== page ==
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3 Autonomous Robots That May Steal Your Job

In a recent article, we talked about the coming “Fourth Industrial Revolution” and how astute investors might capitalize on this new age we’re entering. The topic is not without controversy, as robotics combined with artificial intelligence stand to threaten many existing service jobs while also creating new jobs along the way. One of the “low hanging fruit” applications of robotics is the development of autonomous robots that can move around while providing services and information in both hospitality and retail. Let’s take a look at three interesting startups targeting this space.

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Founded in 2014, Simbe has taken in an undisclosed amount of funding to develop “the world’s first fully autonomous shelf auditing and analytics solution“. The Company has been operating in stealth mode but recently came out to announce their retail robot called “Tally”. This article from PC Mag talks about Tally, a robot that roams a shop’s aisles for eight to 12 hours on a single charge, counting and checking up to 20,000  products with over a 96 percent accuracy.  Global retailers are said to lose nearly $450 billion annually as a result of out-of-stock items, empty shelves, and other in-store inconsistencies. That box of peanut butter granola bars which is placed where the chocolate granola bars are supposed to be will be easily noted by Tally along with a 3D rendering of the shelf that’s compiled along with other inaccuracies into a report for management.

Simbe_Tally_Robot

The “Tally” from Simbe

If your job involves checking inventory in a grocery store, you’re likely to be eventually replaced by robots like Tally.

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Founded in 2013, Savioke has taken in $17 million so far with their latest funding round of $15 million led by Intel Capital which closed just last month. Google Ventures was an early investor in Savioke as well. The Company is initially putting its “Relay” robots to work at Starwood’s line of Aloft Hotels delivering things to guest rooms. Relay is now appearing in hotels around Silicon Valley and other locations as well. As of last month, they surpassed 11,000 deliveries made and over 1,800 miles traveled. The robot doesn’t press elevator buttons, but uses WiFi instead. While the most popular item being delivered so far is toothpaste, it shouldn’t be to long before we see a new model that delivers hot food.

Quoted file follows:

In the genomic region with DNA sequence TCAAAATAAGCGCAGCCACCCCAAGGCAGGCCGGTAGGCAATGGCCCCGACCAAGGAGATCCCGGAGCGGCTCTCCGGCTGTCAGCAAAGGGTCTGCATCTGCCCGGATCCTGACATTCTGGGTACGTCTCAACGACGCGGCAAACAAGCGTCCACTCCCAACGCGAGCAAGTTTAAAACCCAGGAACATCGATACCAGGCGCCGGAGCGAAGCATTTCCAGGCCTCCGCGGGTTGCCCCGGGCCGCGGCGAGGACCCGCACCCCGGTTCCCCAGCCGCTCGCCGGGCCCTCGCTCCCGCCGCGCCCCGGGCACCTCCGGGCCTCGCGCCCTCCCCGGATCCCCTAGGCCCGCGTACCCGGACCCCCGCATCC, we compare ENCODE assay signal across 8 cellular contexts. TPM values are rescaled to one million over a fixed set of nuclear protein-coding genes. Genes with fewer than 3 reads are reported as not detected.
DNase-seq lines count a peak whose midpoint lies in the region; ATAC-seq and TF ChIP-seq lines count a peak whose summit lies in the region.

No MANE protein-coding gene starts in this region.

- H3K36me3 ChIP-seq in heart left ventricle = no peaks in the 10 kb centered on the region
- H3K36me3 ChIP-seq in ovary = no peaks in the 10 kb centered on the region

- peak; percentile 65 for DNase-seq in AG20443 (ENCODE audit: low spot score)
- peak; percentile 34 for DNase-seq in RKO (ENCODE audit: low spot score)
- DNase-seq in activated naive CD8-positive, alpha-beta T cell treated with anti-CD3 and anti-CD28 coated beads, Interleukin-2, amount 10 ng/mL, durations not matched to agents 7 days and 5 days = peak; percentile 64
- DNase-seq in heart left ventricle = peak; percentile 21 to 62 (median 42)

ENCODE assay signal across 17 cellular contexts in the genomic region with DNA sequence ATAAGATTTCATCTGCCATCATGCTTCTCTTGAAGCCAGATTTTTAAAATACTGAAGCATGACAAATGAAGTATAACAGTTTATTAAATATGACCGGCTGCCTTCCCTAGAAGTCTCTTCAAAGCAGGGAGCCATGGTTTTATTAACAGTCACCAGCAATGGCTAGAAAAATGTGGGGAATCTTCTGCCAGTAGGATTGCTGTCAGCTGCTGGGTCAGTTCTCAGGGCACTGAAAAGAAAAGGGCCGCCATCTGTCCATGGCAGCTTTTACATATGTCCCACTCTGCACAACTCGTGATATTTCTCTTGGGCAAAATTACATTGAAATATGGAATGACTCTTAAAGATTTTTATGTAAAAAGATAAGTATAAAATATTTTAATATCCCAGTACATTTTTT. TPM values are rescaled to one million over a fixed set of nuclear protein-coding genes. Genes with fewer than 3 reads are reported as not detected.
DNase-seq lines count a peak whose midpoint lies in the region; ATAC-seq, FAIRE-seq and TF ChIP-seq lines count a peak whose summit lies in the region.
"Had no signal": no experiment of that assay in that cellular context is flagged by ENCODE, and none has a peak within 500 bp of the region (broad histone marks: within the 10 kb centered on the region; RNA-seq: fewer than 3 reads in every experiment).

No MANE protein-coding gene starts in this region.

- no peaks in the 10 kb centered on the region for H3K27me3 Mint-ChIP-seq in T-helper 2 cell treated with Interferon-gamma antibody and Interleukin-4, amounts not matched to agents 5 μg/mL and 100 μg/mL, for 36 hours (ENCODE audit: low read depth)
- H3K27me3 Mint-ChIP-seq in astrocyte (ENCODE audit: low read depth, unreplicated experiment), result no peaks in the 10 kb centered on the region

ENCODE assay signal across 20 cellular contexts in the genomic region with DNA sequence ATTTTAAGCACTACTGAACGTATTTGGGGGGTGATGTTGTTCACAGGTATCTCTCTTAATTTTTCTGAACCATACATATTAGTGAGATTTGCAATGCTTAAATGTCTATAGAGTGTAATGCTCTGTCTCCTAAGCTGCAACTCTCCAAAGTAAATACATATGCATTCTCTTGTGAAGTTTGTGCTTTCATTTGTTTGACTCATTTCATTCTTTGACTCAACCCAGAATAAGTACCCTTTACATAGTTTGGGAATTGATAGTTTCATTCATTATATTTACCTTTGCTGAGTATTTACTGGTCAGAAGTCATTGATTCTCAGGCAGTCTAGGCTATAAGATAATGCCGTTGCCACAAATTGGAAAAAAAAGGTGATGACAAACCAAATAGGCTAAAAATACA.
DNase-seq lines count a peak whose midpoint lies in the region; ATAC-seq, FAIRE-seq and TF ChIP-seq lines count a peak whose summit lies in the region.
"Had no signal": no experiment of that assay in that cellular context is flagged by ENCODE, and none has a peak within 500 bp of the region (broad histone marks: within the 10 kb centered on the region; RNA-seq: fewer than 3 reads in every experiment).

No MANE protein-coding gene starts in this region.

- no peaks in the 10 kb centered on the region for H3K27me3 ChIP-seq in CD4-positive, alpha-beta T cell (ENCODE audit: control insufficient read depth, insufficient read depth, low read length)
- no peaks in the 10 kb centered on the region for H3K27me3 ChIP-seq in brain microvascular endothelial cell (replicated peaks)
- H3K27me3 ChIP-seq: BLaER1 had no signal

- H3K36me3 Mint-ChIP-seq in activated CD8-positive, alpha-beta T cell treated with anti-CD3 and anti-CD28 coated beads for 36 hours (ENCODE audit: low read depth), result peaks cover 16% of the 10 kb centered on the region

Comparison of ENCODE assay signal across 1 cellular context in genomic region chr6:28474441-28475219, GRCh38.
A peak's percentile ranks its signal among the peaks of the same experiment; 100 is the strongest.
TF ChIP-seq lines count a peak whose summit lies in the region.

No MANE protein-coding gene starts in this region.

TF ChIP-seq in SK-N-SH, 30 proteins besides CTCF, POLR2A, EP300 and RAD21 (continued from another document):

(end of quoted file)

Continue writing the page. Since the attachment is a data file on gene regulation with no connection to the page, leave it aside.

Savioke_Robot

The “Relay” from Savioke

If your job involves working in hotel housekeeping or room service, you may be working alongside “Relay” or replaced entirely once they figure out how to make it serve food.

Click for company website Founded in 2011, Fellow Robots has taken in one round of funding, the size of which is undisclosed. The Company came out of SU Labs at Singularity University and has developed two retail robots; NAVII and Oshbot. Both robots appear to offer similar value propositions. NAVII as an example, gives you more information about the products you are looking for, tells you where they are located, and even takes you there. It’s fully autonomous and smartly avoids obstacles. You can talk to it, as it understands and speaks multiple languages. It also helps store employees accurately manage shelf inventory by providing them up-to-date stock information.

The "NAVII" from Fellow Robots

The “NAVII” from Fellow Robots

If you work in a retail store and your job involves answering customer queries out in the store space, you better look at moving to the cash register, stock taking, a different industry.

All of these companies are in the very early stages of the investment life cycle for startups, so it’s not likely we’ll see an IPO from any of these companies any time soon. The global robotics industry is expected to grow from $28.3 billion worldwide in 2015 to $151.7 billion by 2020. The majority of that growth will come from “non-industrial” robots as seen in the below chart by Tactica:

Tractica_Robots

While there are some areas of robotics that retail investors can invest in at the moment such as machine vision, most of the exciting robotics startups are off limits for retail investors unless they IPO. Motif Investing announced last year that they will begin offering pre-IPO shares for JP Morgan led IPO offerings. If any of these robot startups eventually file for an IPO, let’s hope JP Morgan is the lead on the deal.

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Remember Asimov’s 3 Laws of Robotics?

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